“We are delighted to be able to share some news about three initiatives being run by BBC in-house Drama to develop new writing talent. Vital to our work at the BBC Writersroom is the partnerships we have with internal departments, where we champion and promote talent. We have worked closely with BBC Drama to support these exciting developments and acted as consultants on all three schemes. They are targeted at writers who have already made the first important steps in their careers and have an existing body of exciting and innovative work. All three demonstrate how the BBC aims to support...
Friday 24 October 2014, 11:40
Editor's Note: Following Olly Perkin's recent blog on the Casualty Writers Shadow Scheme, Laura Turner blogs for us about her experience so far on the equivalent scheme for Holby City. Shadow Schemes are run for writers on all the BBC's Continuing Drama shows: EastEnders, Doctors, Casualty and Holby City.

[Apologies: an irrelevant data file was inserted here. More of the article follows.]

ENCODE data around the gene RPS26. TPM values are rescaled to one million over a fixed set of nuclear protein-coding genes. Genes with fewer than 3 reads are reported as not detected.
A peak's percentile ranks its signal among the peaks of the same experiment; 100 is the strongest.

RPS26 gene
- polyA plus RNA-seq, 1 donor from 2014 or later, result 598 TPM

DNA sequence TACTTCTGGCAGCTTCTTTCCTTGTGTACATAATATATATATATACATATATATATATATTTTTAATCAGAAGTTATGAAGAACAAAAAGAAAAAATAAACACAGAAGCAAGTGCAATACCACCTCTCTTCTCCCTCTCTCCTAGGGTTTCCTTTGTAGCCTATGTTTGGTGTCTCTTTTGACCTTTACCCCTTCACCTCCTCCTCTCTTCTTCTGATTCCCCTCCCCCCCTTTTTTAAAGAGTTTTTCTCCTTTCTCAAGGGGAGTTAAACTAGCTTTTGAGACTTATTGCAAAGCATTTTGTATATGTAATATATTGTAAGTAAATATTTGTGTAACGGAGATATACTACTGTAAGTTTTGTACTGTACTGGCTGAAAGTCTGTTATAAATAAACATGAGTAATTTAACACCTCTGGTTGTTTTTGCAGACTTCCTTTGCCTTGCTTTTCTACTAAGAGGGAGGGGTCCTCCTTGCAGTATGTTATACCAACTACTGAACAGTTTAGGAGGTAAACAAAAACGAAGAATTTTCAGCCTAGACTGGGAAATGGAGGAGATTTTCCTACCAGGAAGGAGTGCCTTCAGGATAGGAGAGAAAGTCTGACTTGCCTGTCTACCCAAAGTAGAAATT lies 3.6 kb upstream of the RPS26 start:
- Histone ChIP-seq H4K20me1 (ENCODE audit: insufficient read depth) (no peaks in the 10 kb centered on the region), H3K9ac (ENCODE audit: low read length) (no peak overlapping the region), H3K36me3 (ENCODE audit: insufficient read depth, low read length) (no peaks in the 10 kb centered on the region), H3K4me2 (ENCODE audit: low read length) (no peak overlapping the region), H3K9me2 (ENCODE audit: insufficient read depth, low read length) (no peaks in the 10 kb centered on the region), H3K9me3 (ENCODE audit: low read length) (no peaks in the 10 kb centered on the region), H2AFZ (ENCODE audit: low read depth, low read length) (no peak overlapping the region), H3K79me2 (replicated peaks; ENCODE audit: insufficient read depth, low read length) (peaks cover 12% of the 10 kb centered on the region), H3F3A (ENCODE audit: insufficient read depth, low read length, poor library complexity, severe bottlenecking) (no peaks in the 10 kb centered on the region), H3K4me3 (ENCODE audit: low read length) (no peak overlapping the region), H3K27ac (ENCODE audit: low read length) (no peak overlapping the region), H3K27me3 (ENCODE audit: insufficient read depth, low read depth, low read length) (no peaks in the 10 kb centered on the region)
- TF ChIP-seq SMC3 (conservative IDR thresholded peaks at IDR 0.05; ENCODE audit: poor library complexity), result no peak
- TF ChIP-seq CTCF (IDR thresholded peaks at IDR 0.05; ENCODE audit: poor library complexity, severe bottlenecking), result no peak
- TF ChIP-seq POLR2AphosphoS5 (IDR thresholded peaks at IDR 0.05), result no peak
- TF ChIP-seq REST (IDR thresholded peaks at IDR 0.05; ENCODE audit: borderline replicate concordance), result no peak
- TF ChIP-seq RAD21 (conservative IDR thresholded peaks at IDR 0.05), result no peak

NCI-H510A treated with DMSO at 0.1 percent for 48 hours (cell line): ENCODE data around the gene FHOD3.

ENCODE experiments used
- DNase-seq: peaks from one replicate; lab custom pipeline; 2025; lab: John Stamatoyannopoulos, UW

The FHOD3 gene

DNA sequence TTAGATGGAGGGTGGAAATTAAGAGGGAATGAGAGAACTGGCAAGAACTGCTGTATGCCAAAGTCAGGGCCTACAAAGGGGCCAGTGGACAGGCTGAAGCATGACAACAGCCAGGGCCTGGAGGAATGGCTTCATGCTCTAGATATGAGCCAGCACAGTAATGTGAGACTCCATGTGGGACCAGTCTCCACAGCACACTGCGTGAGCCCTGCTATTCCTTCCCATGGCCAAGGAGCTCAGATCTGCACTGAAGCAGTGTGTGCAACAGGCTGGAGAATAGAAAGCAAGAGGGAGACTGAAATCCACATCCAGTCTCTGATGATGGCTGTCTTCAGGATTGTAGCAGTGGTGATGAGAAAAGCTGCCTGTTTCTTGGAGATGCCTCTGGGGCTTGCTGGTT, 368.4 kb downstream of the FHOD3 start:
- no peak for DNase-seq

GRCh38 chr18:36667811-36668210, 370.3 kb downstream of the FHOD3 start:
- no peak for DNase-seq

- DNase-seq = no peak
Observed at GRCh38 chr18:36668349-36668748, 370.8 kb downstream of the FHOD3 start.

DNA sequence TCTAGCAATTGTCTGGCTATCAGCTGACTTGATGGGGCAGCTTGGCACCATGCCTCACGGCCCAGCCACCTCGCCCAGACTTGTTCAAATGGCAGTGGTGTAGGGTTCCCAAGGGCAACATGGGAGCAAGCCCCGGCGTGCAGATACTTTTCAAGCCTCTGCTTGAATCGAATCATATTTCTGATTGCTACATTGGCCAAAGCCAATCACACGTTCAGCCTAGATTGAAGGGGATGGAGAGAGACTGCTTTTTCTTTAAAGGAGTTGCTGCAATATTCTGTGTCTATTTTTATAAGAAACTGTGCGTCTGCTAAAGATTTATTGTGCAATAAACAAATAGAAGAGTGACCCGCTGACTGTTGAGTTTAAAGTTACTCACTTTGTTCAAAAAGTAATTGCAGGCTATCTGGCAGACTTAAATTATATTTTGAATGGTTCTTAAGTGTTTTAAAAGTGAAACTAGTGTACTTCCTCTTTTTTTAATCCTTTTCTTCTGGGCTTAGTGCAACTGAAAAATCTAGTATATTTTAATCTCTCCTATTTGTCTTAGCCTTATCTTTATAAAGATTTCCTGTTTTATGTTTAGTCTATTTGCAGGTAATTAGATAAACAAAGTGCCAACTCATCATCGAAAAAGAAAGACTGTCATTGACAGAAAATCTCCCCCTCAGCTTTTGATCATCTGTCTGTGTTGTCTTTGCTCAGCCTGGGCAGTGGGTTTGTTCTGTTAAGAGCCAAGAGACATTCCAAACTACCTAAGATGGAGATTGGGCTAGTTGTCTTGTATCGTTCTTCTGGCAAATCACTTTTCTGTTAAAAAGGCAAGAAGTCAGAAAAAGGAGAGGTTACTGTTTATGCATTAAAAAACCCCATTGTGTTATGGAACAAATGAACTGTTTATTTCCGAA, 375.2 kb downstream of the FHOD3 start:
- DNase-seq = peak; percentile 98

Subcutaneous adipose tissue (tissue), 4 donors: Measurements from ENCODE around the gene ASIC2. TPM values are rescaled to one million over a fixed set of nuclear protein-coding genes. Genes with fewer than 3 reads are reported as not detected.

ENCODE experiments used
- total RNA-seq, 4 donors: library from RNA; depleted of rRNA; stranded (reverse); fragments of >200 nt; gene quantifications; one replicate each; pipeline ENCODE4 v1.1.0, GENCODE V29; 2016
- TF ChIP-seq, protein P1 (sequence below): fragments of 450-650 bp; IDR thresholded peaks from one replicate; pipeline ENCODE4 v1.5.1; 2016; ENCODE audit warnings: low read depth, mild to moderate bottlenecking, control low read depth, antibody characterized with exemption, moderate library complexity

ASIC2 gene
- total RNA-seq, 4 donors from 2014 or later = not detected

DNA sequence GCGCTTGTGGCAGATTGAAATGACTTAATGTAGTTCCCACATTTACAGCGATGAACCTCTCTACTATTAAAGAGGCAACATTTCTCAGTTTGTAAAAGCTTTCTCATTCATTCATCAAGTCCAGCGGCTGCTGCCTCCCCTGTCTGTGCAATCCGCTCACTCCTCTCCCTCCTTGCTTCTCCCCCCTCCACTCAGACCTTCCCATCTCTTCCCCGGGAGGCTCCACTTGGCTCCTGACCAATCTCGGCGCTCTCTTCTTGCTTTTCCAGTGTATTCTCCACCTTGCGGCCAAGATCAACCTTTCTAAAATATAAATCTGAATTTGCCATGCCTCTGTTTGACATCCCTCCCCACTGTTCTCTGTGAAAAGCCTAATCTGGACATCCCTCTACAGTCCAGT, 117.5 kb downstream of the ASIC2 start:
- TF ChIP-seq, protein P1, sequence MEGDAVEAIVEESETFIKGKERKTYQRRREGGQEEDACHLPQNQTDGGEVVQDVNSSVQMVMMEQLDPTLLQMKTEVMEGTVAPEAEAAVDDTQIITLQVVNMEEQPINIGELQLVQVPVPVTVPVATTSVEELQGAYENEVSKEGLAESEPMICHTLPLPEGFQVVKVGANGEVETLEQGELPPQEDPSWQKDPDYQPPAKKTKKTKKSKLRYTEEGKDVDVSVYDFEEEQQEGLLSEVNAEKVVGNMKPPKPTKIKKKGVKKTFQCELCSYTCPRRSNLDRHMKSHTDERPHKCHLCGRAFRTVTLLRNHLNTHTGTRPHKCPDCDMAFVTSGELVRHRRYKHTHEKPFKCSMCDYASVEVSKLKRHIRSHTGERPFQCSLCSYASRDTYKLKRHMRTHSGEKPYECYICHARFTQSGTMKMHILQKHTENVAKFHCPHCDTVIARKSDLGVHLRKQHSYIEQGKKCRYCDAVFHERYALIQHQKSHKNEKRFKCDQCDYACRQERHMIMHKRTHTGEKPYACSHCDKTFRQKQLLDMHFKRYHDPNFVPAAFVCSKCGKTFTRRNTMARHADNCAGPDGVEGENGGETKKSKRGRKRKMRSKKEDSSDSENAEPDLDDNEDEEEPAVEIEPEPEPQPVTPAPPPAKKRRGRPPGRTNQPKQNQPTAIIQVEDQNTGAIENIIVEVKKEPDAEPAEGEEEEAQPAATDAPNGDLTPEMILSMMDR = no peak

Filming Holby City
Writers write. Simple. Except writers also wait. And wait. For the phone to ring, their emails to refresh – and the past couple of months have been full of nervous excitement after applying for the Holby City shadow scheme. I’ve watched the show since its inception...
Monday 20 October 2014, 16:40Room to Write
So here I am, somehow, in the BBC, the home of most of the comedy I’ve loved since I was only yay high (imagine I am positioning my hand to indicate a low height, perhaps the height of a twelve-year old or a particularly ashamed man).
I’m one of the people lucky enough to have won a place on the BBC’s Room to Write scheme. Masterminded by Steven Canny and Laura Marks (BBC Comedy), Room to Write is setting out to find and develop the next wave of Scottish comedy writers. Twenty-two of us have made it this far, and as the scheme continues we must kill each other off with a...
Wednesday 15 October 2014, 16:28
Editor's Note: Writers Shadow Schemes are run for all the BBC's Continuing Drama shows - EastEnders, Doctors, Casualty and Holby City. They mirror the show's writing process by developing and producing an episode from which the writer will be assessed for a commission. Training includes workshops, lectures and exercises on storytelling and the show's format together with a formal induction and set tour. There are eight writers on this year's Casualty Shadow Scheme including Olly Perkin who blogs about his experience so far.
The Casualty Writers Shadow Scheme has been a great learning...